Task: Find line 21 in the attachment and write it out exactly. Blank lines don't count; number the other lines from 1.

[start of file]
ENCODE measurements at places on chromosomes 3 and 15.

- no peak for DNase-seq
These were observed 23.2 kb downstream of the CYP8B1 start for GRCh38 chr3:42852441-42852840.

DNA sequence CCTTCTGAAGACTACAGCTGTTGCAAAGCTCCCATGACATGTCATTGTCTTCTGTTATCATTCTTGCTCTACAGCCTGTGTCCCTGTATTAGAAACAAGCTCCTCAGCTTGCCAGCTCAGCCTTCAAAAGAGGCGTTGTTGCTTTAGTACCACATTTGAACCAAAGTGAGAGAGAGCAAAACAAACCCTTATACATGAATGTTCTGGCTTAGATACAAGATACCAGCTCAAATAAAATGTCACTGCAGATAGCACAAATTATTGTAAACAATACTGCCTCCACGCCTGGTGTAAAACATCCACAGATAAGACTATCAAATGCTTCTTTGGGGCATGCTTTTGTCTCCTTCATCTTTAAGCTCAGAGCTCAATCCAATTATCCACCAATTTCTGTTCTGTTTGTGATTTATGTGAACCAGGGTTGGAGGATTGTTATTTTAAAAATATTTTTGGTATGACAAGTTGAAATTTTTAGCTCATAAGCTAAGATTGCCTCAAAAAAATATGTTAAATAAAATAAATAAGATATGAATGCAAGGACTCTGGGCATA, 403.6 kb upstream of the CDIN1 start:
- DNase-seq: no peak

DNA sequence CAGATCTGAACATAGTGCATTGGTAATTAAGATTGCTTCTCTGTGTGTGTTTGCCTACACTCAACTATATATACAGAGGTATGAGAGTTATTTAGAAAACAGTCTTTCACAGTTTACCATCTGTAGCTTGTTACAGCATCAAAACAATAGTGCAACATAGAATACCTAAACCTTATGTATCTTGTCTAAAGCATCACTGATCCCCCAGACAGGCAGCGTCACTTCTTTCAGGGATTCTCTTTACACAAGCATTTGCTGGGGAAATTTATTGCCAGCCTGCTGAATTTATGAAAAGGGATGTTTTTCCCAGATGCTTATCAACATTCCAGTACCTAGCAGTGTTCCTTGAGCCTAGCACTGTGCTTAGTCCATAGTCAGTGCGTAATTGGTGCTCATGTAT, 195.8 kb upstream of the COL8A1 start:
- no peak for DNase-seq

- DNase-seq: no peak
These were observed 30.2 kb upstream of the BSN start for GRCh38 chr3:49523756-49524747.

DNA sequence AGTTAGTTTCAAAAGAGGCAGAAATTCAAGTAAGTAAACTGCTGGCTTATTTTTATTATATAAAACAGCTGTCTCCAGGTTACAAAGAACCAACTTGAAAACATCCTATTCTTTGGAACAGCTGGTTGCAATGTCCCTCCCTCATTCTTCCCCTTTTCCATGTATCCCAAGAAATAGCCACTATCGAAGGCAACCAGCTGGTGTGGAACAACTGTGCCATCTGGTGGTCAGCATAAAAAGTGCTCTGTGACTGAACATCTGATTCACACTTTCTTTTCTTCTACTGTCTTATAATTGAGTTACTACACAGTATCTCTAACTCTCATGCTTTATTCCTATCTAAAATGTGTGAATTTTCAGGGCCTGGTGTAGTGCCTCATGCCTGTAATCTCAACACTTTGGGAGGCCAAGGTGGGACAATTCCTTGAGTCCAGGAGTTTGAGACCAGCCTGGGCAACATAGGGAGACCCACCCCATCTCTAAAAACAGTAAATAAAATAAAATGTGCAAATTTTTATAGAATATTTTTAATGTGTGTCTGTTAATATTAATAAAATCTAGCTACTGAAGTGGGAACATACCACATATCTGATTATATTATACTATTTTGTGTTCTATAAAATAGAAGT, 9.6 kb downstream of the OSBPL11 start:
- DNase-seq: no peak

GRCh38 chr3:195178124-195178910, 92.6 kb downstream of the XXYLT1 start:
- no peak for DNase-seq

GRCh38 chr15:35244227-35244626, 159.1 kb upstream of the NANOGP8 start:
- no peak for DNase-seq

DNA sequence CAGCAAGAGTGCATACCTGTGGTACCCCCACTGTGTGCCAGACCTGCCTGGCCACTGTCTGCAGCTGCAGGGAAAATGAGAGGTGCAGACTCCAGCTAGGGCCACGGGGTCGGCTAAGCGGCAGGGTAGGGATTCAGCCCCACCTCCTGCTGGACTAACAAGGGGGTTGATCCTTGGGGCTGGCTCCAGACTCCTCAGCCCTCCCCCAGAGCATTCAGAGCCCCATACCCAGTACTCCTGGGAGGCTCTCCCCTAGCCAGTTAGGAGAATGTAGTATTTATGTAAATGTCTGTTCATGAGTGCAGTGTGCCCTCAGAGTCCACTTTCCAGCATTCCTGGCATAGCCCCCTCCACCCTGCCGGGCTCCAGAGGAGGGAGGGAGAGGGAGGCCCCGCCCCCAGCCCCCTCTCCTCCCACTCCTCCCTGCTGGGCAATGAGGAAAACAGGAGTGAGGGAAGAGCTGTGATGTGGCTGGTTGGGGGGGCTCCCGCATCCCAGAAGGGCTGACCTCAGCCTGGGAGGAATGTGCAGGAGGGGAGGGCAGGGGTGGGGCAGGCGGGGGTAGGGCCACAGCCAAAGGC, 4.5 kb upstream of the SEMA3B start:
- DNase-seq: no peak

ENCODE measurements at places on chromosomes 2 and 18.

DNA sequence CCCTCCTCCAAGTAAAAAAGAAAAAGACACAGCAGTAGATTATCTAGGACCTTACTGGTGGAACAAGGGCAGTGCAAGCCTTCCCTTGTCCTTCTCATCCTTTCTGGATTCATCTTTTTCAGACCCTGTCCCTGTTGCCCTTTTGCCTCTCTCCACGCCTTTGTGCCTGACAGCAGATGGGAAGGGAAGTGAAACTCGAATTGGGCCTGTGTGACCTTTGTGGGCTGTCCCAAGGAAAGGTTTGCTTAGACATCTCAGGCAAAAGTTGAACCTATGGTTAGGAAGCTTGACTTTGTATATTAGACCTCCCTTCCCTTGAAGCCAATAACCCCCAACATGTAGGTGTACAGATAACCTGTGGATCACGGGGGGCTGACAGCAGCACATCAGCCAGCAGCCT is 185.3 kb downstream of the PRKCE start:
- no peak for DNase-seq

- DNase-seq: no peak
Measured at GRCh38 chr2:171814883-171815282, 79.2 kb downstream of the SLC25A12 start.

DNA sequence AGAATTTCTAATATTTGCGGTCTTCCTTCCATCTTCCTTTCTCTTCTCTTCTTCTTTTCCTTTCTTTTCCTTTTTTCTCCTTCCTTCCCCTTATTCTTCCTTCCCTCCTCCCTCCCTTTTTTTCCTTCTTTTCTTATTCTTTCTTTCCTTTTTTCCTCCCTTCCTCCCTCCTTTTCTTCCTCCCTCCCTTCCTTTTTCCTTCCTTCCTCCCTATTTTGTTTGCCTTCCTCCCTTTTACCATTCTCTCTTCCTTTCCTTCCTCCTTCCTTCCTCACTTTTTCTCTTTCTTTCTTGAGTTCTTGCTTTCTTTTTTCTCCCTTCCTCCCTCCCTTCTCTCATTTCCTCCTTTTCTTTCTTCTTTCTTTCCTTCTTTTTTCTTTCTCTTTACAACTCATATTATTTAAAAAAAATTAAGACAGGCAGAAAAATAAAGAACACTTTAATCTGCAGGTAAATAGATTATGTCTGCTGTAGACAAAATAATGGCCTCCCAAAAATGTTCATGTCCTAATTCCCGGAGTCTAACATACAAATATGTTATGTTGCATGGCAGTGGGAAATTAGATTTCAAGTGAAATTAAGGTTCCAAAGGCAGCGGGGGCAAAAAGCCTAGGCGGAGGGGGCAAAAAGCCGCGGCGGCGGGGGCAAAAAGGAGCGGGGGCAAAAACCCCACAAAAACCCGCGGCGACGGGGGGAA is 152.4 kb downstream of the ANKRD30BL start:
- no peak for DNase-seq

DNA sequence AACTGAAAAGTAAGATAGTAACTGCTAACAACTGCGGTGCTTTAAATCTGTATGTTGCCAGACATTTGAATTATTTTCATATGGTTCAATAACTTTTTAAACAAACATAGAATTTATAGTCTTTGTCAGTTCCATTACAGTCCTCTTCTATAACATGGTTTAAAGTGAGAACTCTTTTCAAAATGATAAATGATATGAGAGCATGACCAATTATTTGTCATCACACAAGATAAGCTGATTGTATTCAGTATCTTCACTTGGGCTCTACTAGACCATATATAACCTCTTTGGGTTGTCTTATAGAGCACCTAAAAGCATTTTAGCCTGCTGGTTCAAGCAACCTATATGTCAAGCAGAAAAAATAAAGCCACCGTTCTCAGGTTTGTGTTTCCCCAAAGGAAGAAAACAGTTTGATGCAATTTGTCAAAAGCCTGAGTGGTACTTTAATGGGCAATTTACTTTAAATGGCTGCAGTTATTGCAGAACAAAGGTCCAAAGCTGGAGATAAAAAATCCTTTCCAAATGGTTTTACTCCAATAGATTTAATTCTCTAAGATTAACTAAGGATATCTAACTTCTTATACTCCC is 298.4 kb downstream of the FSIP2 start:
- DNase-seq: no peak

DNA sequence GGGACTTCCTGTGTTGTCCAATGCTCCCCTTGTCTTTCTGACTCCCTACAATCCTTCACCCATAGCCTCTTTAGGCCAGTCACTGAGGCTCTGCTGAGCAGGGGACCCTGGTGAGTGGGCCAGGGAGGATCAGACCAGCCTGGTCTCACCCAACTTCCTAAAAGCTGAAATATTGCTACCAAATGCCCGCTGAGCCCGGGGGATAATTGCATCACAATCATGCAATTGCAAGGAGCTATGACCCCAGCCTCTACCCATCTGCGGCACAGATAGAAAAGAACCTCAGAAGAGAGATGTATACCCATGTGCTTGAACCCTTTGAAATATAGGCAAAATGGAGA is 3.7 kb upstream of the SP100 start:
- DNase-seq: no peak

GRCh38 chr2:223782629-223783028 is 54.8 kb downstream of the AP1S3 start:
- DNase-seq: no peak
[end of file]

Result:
- DNase-seq: no peak